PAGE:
artists
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Discover examples

 

Artists explore the area of tension between "simplified" forms of life and other sustainable living models and discuss the issue of the social responsibility of art and architecture.

You can download our curatorial statement here.

Ekkehard
Altenburger

Mirror house (1996)

 

The work “Mirror house" was exhibited in 1996 on the Scottish island of Tyree. The construction of steel and mirrors captures the breathtaking landscape of the island. Upon close study of this work, the boundary between the environment and the architectural sculpture becomes blurred. Altenburger's intrusion in the wild and untamed nature, reveals the actual contrast between this and the surrounding environment. In his work, a balance between these two poles emerges.

In art history, the mirror is highly loaded with symbolism: in many ways it epitomizes reflection but may also represent transience or narcissistic self-exaltation, to name just a few - and due to the the location of the ‘Mirror House’ on the smooth surface of the water, the "firstmirror" has also been taken into consideration.

* Mirror house, Temporary installation on the Isle of Tyree (Scotland), 1996 © Ekkehard Altenburger

Taturo
Amabouz

A Doll’s House (2018)

 

"A Doll's House" is not only a play in three acts by Henrik Ibsen, but also a huge doll's house by Amabouz Taturo (the pseudonym used by Japanese artist Tatzu Nishi). In 2018, it could be viewed for the first time on the external facade of the Palais de Tokyo in Paris. The life-size rooms extend over three floors, are furnished and have a "trompe-l'oeil" wallpaper. One can imagine oneself as Alice in Wonderland and explore the oversized doll’s house and be amazed by the size, the variance and the attention to detail on each floor.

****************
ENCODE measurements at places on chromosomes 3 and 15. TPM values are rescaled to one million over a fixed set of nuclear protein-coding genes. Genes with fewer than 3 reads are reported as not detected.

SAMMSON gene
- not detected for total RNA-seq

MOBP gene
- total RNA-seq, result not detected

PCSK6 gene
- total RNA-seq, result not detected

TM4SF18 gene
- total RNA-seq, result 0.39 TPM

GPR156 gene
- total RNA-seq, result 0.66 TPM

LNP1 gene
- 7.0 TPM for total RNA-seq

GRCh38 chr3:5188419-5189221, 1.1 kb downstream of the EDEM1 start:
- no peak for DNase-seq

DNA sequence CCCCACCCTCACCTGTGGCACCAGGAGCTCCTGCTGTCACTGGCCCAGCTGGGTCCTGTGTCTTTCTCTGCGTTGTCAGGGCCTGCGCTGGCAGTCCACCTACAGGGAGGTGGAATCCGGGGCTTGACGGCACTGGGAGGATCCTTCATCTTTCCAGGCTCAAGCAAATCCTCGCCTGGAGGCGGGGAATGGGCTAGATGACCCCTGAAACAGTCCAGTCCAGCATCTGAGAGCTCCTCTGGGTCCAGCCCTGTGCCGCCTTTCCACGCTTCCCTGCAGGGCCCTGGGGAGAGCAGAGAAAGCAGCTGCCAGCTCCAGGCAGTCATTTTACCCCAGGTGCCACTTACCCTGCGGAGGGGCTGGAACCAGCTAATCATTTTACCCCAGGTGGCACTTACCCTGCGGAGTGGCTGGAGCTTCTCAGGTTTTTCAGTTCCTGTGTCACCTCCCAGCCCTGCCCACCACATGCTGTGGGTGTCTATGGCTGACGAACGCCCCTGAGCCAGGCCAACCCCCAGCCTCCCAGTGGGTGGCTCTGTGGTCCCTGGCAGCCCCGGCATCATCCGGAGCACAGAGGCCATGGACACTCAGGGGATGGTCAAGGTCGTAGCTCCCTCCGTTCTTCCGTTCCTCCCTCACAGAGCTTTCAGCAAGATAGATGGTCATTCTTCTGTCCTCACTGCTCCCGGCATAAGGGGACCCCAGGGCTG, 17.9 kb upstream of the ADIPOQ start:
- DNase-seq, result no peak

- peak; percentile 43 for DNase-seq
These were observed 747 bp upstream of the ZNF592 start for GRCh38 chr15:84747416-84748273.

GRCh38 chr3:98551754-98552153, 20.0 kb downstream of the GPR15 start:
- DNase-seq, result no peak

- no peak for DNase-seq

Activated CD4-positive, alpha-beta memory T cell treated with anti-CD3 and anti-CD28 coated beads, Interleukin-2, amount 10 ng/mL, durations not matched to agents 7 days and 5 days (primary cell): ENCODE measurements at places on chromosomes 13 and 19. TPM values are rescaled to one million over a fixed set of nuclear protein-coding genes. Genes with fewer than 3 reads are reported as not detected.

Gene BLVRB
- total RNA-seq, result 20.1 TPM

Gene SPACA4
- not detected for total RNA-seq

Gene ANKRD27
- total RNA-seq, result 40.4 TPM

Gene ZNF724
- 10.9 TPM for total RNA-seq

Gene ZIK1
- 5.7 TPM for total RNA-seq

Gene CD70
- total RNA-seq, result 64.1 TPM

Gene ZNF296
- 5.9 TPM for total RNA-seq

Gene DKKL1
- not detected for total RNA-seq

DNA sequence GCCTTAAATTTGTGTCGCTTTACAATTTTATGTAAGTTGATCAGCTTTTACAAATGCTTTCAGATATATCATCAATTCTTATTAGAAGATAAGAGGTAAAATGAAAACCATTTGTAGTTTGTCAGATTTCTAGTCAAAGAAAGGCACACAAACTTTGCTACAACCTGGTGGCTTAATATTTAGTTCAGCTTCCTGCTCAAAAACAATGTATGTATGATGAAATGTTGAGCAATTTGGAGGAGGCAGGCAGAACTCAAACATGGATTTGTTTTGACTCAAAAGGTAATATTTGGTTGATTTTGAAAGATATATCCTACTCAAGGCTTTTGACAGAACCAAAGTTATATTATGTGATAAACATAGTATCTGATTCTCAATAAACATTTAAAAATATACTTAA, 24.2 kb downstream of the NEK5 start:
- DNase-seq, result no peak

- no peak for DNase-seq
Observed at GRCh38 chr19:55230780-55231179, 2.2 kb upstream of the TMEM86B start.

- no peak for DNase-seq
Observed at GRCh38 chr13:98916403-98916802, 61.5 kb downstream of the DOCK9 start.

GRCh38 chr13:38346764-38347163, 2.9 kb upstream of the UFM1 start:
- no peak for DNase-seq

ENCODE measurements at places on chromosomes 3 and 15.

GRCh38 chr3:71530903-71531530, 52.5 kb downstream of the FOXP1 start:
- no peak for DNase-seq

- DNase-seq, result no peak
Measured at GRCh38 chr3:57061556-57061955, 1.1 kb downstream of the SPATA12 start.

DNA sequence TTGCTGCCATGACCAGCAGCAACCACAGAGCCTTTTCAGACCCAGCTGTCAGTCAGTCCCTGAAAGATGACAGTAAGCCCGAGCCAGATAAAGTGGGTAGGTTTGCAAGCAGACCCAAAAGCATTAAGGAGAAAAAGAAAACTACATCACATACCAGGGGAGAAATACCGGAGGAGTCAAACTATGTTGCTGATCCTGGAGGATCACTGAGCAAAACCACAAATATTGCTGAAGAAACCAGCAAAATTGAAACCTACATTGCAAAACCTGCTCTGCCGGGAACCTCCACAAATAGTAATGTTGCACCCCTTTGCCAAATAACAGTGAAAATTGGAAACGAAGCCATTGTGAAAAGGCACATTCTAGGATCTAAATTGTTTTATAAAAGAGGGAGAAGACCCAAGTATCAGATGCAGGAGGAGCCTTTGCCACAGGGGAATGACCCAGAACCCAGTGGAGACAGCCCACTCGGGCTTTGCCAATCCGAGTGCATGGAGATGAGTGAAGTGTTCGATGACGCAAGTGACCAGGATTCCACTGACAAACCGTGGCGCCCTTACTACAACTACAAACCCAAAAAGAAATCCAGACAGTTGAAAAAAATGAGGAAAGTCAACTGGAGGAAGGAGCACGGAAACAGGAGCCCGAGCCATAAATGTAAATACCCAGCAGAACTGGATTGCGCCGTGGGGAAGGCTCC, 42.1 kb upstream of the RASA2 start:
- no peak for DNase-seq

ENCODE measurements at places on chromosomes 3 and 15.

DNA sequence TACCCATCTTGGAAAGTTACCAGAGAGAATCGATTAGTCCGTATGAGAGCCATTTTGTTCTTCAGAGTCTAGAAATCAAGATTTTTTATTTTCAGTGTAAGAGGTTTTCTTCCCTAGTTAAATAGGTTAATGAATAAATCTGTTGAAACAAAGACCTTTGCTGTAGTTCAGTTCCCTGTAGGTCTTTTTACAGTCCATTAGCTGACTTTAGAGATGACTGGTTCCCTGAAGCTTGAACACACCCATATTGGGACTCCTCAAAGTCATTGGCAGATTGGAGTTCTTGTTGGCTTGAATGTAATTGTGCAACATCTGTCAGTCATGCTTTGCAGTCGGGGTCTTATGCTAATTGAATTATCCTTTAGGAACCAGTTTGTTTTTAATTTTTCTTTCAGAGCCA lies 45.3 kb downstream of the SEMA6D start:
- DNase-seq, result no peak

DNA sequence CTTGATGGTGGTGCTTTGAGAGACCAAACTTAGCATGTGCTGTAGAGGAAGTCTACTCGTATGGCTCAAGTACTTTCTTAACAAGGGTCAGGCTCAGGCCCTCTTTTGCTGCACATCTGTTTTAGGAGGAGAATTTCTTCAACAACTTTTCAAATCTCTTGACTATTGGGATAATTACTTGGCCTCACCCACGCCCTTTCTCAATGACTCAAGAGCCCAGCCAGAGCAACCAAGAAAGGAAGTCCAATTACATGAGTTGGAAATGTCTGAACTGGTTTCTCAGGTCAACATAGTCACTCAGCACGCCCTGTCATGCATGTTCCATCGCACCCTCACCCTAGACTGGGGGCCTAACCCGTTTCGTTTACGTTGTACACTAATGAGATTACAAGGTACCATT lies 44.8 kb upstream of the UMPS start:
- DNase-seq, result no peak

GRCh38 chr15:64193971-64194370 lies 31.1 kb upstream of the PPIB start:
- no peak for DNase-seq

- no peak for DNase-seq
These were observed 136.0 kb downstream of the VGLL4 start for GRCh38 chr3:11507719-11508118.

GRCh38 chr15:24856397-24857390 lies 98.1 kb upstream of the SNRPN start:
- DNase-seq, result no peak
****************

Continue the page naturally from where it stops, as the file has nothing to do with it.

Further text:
Nishi works mostly in public space and, with his often monumental, oversized objects, challenges the viewer to question existing structures and to take a different look at monuments and architectural structures - following the principle of: “Making the known strange again.”

* Une maison de poupée (A Doll’s House), Paris, 2018 © Taturo Amabouz, Foto: Aurélien Mole

Winfried
Baumann

Rough Sleepers Tower (2016)

 

With the living system of “Urban Normads", which also includes the work “Rough Sleepers Tower", Winfried Baumann created a concept of mobile mini-homes. Artistic confrontations related to the themes of: mobility; housing; food; and locomotion are also incorporated within the scope of this term. 

"Rough Sleeper" is a direct reference to the homeless, a term which refers to people who sleep in the open without shelter. Baumann has been focusing on homelessness since 2000, and with this modular principle, several people can be offered private and sheltered space - on a very small footprint. Despite its functional nature, the sculptural character of his work remains prime consideration.